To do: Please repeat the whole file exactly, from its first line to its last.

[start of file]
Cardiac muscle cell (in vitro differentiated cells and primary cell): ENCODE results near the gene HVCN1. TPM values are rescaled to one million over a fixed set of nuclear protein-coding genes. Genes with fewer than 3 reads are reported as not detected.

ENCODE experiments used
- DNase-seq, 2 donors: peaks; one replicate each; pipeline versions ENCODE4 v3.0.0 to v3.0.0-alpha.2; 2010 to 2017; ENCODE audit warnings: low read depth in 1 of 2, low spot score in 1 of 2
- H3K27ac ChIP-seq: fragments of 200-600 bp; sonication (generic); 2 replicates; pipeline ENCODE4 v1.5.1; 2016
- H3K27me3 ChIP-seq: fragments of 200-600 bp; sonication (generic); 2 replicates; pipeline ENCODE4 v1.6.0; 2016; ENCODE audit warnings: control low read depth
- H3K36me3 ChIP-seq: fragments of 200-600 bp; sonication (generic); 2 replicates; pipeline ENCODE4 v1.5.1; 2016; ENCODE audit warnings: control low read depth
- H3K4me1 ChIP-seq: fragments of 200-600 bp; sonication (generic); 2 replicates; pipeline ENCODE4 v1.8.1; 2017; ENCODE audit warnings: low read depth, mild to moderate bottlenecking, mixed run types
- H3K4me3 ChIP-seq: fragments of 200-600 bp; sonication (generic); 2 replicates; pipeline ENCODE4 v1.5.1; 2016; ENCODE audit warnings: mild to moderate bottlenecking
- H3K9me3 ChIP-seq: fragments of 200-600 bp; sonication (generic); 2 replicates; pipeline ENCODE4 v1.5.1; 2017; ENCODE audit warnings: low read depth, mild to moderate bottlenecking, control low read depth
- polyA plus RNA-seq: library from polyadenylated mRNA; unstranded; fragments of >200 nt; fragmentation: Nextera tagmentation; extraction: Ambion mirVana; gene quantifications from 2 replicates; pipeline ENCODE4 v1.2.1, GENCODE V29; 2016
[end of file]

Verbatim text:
Cardiac muscle cell (in vitro differentiated cells and primary cell): ENCODE results near the gene HVCN1. TPM values are rescaled to one million over a fixed set of nuclear protein-coding genes. Genes with fewer than 3 reads are reported as not detected.

ENCODE experiments used
- DNase-seq, 2 donors: peaks; one replicate each; pipeline versions ENCODE4 v3.0.0 to v3.0.0-alpha.2; 2010 to 2017; ENCODE audit warnings: low read depth in 1 of 2, low spot score in 1 of 2
- H3K27ac ChIP-seq: fragments of 200-600 bp; sonication (generic); 2 replicates; pipeline ENCODE4 v1.5.1; 2016
- H3K27me3 ChIP-seq: fragments of 200-600 bp; sonication (generic); 2 replicates; pipeline ENCODE4 v1.6.0; 2016; ENCODE audit warnings: control low read depth
- H3K36me3 ChIP-seq: fragments of 200-600 bp; sonication (generic); 2 replicates; pipeline ENCODE4 v1.5.1; 2016; ENCODE audit warnings: control low read depth
- H3K4me1 ChIP-seq: fragments of 200-600 bp; sonication (generic); 2 replicates; pipeline ENCODE4 v1.8.1; 2017; ENCODE audit warnings: low read depth, mild to moderate bottlenecking, mixed run types
- H3K4me3 ChIP-seq: fragments of 200-600 bp; sonication (generic); 2 replicates; pipeline ENCODE4 v1.5.1; 2016; ENCODE audit warnings: mild to moderate bottlenecking
- H3K9me3 ChIP-seq: fragments of 200-600 bp; sonication (generic); 2 replicates; pipeline ENCODE4 v1.5.1; 2017; ENCODE audit warnings: low read depth, mild to moderate bottlenecking, control low read depth
- polyA plus RNA-seq: library from polyadenylated mRNA; unstranded; fragments of >200 nt; fragmentation: Nextera tagmentation; extraction: Ambion mirVana; gene quantifications from 2 replicates; pipeline ENCODE4 v1.2.1, GENCODE V29; 2016